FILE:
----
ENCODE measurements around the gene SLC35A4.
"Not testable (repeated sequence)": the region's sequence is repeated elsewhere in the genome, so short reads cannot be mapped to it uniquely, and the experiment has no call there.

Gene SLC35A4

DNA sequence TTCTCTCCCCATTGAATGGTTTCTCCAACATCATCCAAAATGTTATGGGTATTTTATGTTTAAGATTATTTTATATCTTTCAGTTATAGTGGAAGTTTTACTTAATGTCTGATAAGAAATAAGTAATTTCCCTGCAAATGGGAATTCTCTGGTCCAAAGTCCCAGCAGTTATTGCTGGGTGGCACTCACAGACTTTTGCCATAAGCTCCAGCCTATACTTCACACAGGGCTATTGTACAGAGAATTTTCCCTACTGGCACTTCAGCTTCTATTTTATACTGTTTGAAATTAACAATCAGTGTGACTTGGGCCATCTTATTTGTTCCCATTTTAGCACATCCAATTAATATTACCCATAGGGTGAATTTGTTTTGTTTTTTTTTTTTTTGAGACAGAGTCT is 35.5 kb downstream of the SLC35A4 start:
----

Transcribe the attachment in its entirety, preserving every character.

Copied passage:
ENCODE measurements around the gene SLC35A4.
"Not testable (repeated sequence)": the region's sequence is repeated elsewhere in the genome, so short reads cannot be mapped to it uniquely, and the experiment has no call there.

Gene SLC35A4

DNA sequence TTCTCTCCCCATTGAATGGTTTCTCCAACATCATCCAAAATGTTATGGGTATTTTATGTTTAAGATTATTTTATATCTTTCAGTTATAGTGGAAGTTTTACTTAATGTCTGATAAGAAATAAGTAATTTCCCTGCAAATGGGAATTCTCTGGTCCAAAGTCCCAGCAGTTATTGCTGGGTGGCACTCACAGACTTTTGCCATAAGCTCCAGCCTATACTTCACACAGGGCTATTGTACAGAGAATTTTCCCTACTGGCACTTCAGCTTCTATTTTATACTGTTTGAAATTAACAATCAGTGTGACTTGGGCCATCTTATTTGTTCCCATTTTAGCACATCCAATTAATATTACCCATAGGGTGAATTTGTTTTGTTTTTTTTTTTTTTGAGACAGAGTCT is 35.5 kb downstream of the SLC35A4 start: